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The 1984 short animated, Black women empowerment film joined the yearly slate of films deemed culturally significant for preservation.

Each year, the US National Film Registry selects 25 films showcasing the range and diversity of American film heritage to increase awareness for its preservation. The criteria for selection is that the movies are “culturally, historically or aesthetically” significant.

Most of them live-action features, still there are also some animated films. For the 2018 selection, Hair Piece: A Film for Nappyheaded People (1984) by Ayoka Chenzira was picked up.

The 10-minute short Hair Piece: A Film for Nappyheaded People is an animated satire that unpacks the stereotypes associated with Black hair texture and styles, and the ways in which Black hair is made to be non-normative. In this satirical short that incorporates mixed media and animation, Chenizira critiques the limits of the European beauty standard.

“Hair Piece” is an insightful and funny short animated film examining the problems that African-American women have with their hair.  Generally considered the first black woman animator, director Ayoka Chenzira was a key figure in the development of African-American filmmakers in the 1980s through her own films and work to expand opportunities for others. Writing in the New York Times, critic Janet Maslin lauded this eccentric yet jubilant film. She notes the narrator “tells of everything from the difficulty of keeping a wig on straight to the way in which Vaseline could make a woman's hair ''sound like the man in ‘The Fly’ saying ‘Help me!’” - Library of Congress National Film Registry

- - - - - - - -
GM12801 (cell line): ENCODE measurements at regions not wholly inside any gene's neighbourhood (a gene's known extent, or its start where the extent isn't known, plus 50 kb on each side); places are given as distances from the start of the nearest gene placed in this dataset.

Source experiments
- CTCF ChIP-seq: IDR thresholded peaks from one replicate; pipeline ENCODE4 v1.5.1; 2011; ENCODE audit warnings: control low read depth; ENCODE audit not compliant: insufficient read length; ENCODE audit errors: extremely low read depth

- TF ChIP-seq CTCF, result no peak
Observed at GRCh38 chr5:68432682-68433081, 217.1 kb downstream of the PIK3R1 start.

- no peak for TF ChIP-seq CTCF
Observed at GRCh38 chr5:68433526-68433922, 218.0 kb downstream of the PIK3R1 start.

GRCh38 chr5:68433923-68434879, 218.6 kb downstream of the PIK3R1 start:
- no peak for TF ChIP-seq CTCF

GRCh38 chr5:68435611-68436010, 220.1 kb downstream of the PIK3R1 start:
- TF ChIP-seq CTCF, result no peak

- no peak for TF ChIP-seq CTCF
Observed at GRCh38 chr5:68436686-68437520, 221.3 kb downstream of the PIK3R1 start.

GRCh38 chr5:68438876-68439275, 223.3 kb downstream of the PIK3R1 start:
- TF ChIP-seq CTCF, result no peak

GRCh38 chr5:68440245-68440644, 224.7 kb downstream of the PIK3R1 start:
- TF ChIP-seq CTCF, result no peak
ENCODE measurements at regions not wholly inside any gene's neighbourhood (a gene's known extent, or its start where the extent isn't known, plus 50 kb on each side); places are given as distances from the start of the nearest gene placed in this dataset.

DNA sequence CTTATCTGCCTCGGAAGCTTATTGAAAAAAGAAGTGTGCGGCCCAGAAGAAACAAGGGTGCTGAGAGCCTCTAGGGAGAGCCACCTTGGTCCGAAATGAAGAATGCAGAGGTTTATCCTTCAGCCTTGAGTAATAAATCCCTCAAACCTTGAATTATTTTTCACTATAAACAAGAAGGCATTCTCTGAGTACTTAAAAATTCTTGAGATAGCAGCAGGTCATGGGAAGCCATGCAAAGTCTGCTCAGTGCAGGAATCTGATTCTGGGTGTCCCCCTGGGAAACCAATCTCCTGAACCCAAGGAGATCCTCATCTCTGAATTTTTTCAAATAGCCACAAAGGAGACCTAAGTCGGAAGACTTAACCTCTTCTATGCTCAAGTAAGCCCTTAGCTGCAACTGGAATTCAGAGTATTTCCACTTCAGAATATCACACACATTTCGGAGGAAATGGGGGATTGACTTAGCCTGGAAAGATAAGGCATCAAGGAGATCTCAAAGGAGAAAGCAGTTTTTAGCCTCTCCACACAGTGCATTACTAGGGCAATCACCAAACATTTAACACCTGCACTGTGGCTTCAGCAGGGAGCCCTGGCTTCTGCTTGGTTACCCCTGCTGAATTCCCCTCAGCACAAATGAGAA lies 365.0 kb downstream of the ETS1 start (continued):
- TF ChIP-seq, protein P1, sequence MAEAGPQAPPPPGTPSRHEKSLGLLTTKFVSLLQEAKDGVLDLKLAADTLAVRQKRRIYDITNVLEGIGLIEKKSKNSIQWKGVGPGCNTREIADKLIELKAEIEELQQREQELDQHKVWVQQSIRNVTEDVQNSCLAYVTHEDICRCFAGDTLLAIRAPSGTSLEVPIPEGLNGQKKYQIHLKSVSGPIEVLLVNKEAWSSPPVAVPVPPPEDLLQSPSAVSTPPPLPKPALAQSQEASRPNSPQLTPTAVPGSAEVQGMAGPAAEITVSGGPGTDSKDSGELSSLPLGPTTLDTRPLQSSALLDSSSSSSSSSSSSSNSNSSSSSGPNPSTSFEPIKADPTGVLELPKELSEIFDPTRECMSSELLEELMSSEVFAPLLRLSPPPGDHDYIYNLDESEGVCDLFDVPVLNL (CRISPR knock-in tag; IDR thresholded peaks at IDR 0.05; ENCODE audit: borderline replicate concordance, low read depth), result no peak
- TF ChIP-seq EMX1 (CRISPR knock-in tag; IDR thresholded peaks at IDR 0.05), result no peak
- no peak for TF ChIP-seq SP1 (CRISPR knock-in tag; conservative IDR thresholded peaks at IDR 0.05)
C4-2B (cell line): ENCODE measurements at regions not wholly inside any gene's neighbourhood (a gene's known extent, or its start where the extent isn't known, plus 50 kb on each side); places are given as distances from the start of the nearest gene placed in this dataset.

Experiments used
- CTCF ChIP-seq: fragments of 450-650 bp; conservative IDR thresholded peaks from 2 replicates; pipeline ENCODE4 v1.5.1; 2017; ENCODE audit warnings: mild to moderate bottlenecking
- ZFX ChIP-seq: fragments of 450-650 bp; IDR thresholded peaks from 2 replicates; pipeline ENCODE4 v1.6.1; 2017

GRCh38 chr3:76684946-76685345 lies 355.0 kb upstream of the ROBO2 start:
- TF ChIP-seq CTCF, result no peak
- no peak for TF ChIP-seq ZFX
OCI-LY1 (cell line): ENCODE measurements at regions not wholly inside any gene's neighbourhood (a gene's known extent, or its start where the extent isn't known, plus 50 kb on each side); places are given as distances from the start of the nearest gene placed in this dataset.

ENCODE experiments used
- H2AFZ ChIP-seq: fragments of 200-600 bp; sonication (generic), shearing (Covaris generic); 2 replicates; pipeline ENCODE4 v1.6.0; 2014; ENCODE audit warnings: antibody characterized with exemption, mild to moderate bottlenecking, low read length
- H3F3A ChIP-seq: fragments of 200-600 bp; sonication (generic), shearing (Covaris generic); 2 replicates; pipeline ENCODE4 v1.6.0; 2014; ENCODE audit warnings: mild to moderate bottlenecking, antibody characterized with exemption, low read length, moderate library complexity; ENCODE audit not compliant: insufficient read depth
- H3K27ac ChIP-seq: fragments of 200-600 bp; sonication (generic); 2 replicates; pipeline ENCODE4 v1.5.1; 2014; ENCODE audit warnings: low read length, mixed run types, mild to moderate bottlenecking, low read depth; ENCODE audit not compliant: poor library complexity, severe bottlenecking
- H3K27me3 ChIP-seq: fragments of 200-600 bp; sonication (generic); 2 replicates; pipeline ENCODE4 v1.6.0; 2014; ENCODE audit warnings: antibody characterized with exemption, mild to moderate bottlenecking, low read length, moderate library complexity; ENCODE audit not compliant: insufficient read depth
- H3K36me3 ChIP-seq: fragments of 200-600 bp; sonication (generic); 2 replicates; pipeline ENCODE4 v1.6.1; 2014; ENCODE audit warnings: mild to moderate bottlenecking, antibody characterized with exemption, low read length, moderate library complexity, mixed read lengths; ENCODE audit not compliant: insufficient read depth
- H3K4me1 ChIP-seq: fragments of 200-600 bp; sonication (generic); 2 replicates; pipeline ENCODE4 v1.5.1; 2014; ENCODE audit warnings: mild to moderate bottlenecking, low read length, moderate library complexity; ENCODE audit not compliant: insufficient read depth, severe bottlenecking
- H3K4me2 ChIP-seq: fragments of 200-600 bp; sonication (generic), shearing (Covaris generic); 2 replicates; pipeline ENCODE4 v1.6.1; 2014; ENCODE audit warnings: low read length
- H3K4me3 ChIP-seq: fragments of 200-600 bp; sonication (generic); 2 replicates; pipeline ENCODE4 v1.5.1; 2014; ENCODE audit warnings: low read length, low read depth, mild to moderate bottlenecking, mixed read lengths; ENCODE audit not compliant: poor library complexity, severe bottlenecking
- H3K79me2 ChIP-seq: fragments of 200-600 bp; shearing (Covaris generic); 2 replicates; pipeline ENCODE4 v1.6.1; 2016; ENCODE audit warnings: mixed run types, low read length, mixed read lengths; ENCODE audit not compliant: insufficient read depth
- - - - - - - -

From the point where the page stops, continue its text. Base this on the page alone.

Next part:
Enjoy the Making of the film:

“I never imagined that ‘Hair Piece’ would be considered to have cultural significance outside of its original intent,  Chenzira tells Variety, "which was a conversation and a love letter to Black women (and some men) about identity, beauty and self-acceptance in the face of tremendous odds.”

Hair Piece is not the only animated film on the list; the Disney classic Cinderella (1950) is also among the 25 selected films for 2018.

Filmmaker and digital artist Ayoka Chenzira works on the intersection of art and filmmaking, now preparing films for 'the 21st century audiences'. Visit her webpage.

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